• Over-fertilization, regardless of the nutrient source, can produce weak growth, prone to attack by diseases and  sucking insect pests.

Water and Mulch

  • Keep an organic mulch around small fruit plants during the growing and dormant seasons.  Remove mulches to allow soil to warm in the early spring. 
  • Keep mulches 6 inches away from tree fruit trunks during dormancy to prevent vole damage.
  • Regular watering will help prevent insect and disease problems and increase fruit size and yield.  This is especially important for young plants, during droughty periods and in late summer and early fall when next year’s buds are forming.  Soaker hoses and drip irrigation systems work very well with small fruits.

Anticipating and Preventing Problems

  • Plantings located in an area with neglected orchards will be more prone to insect and disease problems.
  • Anything that stresses a fruit plant may encourage insect (especially borers) and disease problems. Stressors include: drought, physical damage to the trunk, compacted, poorly drained soil, defoliation, winter damage, poor planting stock, etc.
  • Orchard sanitation is critical for eliminating disease inoculum and over-wintering pests. Regularly remove and discard all diseased or infested plant parts (leaves, fruits, etc.) from the ground and from the plant. Use a mulching mower to chop all fallen leaves in the fall or rake and remove them.
  • Control insect pests, like thrips, aphids, and leafhoppers that vector (spread) diseases.
  • Rogue out (remove) strawberry and bramble plants with virus-like symptoms.
  • Prune out water sprouts, unwanted root suckers and wilted canes.
  • Thin apple and peach trees when fruits begin to form, so that fruits are 6 inches apart.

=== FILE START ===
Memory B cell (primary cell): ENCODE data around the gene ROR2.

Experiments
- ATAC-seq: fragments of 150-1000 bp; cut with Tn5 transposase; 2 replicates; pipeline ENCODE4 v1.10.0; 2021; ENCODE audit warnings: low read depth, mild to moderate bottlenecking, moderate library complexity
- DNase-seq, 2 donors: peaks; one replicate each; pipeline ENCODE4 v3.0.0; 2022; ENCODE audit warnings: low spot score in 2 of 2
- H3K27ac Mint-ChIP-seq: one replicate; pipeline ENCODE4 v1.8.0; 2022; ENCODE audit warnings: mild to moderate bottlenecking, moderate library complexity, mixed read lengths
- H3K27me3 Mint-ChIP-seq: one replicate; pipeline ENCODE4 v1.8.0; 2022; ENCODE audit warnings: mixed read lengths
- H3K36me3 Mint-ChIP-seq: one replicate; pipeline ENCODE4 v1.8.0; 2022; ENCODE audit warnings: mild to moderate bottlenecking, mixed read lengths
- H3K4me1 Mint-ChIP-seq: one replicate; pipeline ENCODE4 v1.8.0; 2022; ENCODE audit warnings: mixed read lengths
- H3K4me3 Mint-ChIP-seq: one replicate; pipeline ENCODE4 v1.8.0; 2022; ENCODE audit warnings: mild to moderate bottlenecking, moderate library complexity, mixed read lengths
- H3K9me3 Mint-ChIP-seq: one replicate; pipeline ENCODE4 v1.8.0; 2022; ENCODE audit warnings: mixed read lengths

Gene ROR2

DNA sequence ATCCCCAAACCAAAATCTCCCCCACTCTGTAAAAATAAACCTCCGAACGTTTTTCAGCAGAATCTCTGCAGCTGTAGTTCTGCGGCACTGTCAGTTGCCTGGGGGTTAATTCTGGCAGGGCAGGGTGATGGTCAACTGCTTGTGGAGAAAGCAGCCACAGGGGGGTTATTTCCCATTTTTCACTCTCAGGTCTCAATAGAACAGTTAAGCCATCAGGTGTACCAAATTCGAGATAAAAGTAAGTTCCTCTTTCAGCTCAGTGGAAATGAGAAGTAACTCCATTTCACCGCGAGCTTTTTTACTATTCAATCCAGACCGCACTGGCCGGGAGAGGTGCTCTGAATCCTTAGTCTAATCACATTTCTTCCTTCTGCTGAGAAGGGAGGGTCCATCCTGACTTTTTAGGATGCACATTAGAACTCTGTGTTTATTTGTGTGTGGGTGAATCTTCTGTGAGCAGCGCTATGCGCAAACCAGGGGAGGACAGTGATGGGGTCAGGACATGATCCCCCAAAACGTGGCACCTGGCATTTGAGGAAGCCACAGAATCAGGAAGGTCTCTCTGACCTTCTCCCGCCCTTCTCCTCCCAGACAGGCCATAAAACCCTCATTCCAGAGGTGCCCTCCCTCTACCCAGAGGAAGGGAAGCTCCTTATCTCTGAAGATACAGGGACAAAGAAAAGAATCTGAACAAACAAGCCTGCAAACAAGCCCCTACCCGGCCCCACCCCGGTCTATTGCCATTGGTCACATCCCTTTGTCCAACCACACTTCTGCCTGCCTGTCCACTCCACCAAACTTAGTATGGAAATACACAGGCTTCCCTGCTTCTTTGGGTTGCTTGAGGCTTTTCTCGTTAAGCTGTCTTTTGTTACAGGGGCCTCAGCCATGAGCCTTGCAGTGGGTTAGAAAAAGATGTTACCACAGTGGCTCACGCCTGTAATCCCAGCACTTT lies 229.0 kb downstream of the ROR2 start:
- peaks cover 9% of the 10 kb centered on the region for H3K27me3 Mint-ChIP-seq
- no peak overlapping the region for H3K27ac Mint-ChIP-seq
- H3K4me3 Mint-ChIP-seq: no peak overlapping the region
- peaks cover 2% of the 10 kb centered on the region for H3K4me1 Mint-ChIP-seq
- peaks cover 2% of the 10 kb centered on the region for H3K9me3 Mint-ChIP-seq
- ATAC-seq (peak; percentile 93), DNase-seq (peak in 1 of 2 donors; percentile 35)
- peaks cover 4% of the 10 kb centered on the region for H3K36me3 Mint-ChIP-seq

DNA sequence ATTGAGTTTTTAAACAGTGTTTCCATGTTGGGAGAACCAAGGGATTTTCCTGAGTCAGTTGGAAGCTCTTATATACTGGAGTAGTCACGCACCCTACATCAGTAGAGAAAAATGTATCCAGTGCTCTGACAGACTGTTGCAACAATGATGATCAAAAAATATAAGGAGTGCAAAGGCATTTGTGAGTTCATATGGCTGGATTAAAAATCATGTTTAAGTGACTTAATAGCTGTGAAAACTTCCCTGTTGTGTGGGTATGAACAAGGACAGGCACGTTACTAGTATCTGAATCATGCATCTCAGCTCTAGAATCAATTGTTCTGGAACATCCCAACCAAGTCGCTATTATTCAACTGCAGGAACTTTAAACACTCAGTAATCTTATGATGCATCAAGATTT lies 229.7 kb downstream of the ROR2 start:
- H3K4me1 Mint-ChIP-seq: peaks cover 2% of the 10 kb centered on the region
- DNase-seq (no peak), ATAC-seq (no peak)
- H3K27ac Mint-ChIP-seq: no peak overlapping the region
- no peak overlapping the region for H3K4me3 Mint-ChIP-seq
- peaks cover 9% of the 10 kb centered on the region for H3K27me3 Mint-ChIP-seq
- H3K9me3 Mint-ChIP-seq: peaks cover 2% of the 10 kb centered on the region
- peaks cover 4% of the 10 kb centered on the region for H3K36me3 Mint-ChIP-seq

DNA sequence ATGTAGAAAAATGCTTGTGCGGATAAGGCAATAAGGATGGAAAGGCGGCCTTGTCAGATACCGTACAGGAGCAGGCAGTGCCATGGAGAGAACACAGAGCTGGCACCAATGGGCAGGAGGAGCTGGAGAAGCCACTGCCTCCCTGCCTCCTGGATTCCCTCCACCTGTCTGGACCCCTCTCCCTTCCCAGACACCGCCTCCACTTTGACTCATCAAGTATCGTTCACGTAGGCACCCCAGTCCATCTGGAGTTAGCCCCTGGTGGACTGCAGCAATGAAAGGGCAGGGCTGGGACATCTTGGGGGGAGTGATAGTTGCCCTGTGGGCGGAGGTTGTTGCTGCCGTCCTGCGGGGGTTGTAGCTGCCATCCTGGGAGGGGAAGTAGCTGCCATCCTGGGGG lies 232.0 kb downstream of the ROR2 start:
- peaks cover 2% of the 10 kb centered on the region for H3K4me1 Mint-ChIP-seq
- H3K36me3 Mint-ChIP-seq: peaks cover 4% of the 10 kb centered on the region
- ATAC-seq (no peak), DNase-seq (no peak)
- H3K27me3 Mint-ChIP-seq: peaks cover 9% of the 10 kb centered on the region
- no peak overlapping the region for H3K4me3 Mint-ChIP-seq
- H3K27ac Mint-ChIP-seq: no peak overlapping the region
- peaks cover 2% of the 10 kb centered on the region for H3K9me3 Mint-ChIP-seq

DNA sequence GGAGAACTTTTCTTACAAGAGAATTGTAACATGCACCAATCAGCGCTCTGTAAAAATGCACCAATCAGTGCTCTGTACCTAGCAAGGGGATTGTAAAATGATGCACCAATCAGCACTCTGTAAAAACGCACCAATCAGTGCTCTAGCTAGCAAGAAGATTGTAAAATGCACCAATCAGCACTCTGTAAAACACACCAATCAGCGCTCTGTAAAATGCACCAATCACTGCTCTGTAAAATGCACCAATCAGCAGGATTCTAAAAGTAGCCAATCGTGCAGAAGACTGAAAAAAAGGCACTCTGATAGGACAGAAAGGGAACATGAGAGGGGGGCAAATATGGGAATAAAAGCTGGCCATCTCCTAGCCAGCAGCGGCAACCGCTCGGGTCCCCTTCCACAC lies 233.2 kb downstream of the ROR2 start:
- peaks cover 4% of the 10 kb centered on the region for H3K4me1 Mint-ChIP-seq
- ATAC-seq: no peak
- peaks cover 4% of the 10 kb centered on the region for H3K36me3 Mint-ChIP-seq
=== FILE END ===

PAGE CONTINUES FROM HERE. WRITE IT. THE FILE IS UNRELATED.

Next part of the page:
• Keep fruit plants pruned and trained to maximize fruit production, encourage air circulation and maintain plants at a manageable height. Keep bramble and strawberry rows narrow and avoid planting fruit next to a wall or fence.
  • Pick your fruit often; don’t allow fruit to become over-ripe or fall to the ground.
  • Keep weeds cut down in and around your fruit plantings to remove favorable habitats for pests.
  • Spray on a schedule for serious predictable diseases (brown rot of peaches, plums and cherries and black rot of grapes) and insects (plum curculio). 
  • Avoid Japanese beetle traps. They will increase the amount of damage suffered by your landscape and fruit plants or place them on the other side of your property, far from the target plants. Sweep Japanese beetles off of foliage and fruit into a bucket of soapy water. 
  • Paint the trunks of stone fruit trees with white latex paint in the fall to prevent bark cracking and splitting  caused by freeze-thaw cycles (especially for trees facing south).

Organic fungicides
Organic insecticides